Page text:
18 FDG PET/CT in the diagnosis of Malignant Peripheral Nerve Sheath Tumours - PowerPoint PPT Presentation

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18 FDG PET/CT in the diagnosis of Malignant Peripheral Nerve Sheath Tumours PowerPoint Presentation
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18 FDG PET/CT in the diagnosis of Malignant Peripheral Nerve Sheath Tumours

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18 FDG PET/CT in the diagnosis of Malignant Peripheral Nerve Sheath Tumours
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18 FDG PET/CT in the diagnosis of Malignant Peripheral Nerve Sheath Tumours

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  1. 18 FDG PET/CT in the diagnosis of Malignant Peripheral Nerve Sheath Tumours VS Warbey, RE Ferner, JT Dunn, E Calonje, MJ O’Doherty St Thomas’ Clinical PET Centre and Department of Clinical Neurosciences Guy’s, King’s and St Thomas’ School of Medicine

  2. Introduction • MPNST in NF1 – a diagnostic challenge • Overlap of clinical manifestations • MRI identifies site and extent, not reliable in detecting malignant change • Histology is the final arbiter of malignancy • Management requires a Specialist MDM approach

  3. Background • Previous work by our group and others has concluded that 18FDG-PET is helpful in determining malignant change in neurofibromas • Significant difference in SUVmax between benign and malignant lesions with delayed imaging at approximately 200 minutes • SUVmax on delayed imaging • < 2.5 • 2.5 - 3.5 • > 3.5 Ferner et al. J Neurol Neurosurg Psychiatry 2000;68:353-357 Bredella et al.AJR 2007;189:928-935 Ferner et al. Ann Oncol 2008; 19(2):390-4

  4. Aims • To evaluate the sensitivity of PET/CT • To clarify the value of early and delayed imaging • To re-validate the current cut-off values for identification of malignant change within neurofibromas using PET/CT • To examine the relationship between SUV and tumour grade

  5. Methods • Patients with symptomatic neurofibromas referred for 18FDG PET/CT were identified from the reports archive • Early and delayed imaging (90 minutes, 4 hours) • SUVmax measured • Classified as malignant: • SUVmax rose to > 3.5 on delayed imaging • Histological correlation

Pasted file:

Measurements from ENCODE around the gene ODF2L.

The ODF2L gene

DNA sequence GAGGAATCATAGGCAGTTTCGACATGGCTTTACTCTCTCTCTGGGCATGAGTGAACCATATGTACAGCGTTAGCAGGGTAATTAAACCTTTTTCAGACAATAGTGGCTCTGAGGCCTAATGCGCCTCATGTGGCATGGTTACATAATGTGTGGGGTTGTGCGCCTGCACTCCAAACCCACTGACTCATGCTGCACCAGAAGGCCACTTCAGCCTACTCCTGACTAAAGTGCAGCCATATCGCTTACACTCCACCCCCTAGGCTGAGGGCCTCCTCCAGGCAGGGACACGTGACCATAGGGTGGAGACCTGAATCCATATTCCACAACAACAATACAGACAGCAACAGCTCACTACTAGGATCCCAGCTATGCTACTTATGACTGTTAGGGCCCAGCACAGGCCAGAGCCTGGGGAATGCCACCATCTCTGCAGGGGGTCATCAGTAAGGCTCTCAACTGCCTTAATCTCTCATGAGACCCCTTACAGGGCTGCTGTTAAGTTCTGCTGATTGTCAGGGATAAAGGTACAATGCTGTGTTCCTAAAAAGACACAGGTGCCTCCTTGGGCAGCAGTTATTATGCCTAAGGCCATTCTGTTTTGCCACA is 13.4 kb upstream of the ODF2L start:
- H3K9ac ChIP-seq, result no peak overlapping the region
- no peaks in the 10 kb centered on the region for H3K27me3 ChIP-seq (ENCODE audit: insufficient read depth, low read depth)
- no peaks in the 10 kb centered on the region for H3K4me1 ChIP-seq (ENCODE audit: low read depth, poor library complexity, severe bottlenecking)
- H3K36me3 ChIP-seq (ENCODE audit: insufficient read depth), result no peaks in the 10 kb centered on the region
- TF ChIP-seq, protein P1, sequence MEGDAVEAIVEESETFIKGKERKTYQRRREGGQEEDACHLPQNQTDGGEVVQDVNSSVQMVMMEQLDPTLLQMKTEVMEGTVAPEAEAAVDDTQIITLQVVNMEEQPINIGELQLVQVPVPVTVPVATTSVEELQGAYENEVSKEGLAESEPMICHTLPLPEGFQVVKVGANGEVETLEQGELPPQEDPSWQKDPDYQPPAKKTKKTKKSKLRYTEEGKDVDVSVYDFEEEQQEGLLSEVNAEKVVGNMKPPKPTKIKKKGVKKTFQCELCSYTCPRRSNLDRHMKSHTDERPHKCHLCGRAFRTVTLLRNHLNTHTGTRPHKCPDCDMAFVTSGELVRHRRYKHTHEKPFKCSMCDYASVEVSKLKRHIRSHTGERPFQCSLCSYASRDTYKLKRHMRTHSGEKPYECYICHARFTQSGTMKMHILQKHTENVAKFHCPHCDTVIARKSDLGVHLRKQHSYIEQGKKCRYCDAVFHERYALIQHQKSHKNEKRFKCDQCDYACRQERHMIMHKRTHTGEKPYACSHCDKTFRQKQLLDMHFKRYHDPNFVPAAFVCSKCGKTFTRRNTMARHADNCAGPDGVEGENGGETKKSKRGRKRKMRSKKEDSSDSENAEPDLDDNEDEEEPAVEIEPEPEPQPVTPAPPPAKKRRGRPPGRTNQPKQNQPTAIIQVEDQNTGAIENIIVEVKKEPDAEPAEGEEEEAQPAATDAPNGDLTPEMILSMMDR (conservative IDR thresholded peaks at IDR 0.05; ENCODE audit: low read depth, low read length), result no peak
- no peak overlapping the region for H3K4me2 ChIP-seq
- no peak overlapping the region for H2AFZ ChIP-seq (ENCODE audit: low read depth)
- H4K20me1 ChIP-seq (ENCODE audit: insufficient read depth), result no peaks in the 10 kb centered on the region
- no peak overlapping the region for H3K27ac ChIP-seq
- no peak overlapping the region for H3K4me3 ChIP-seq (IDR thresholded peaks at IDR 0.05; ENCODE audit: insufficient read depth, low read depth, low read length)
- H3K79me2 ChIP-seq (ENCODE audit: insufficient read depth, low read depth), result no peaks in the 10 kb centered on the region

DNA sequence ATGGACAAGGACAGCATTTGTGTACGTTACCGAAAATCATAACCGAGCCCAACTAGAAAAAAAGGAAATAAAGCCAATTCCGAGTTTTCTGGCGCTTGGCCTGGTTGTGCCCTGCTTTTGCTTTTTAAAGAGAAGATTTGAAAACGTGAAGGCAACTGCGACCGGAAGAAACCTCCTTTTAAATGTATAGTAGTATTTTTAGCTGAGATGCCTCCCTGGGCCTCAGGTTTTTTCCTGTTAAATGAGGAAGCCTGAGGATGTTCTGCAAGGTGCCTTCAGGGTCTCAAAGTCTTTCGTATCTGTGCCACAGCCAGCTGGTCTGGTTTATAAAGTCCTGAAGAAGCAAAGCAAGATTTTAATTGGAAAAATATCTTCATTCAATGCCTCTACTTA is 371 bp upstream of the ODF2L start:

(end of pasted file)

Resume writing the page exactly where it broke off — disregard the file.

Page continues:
6. Early Imaging Late Imaging Benign

  7. Malignant (1) Early Imaging Late Imaging

  8. Malignant (2) Early Imaging Late Imaging

  9. Results (1) • 97 studies were identified from the PET/CT reports archive over a 35-month period from August 2004 to April 2008 • Final analysis: 69 studies in 62 patients, 85 neurofibromas • Exclusions: No delayed imaging/no focal uptake, alternative diagnosis, repeat lesion • 31 males, 31 females • Mean age 31 years, age range 9 – 86 • Median imaging times • Early 101 minutes (1 hour 41 minutes) • Late 252 minutes (4 hours 12 minutes)

  10. Results (2) • On the basis of semi-quantitative analysis PET/CT classified: • 43 malignant • 42 benign Sensitivity 0.97 (95% CI 0.81-0.99) Specificity 0.87 (95% CI 0.74-0.95)

  11. Results (3) - SUVmax Comparsion Early vs. delayed imaging ([type irrelevant] F­1,83 = 9.98, p=0.0022) Benign vs. malignant ([time irrelevant] F­1,83 = 56.14, p<<0.0001) Significant interaction effect between time and tumour type (F­1,83 = 14.72, p=0.00017) SUVmax early vs. delayed imaging for tumours classified as malignant on PET/CT (p=0.0005)

  12. Results (4) - Histology vs SUVmax SUVmax between tumour types ([time irrelevant] F2,27 = 7.91, p=0.002) SUVmax early vs. delayed imaging (F1,27= 10.58, p=0.003)

  13. Results (5) - Histology vs SUVmax

  14. Conclusions • Recommend early and delayed PET/CT imaging for accurate lesion characterisation • Continue to recommend a cut-off value SUVmaxD=3.5 • Acceptable to maintain a high sensitivity at expense of false positive studies • First study that has demonstrated a correlation between SUVmax and tumour grade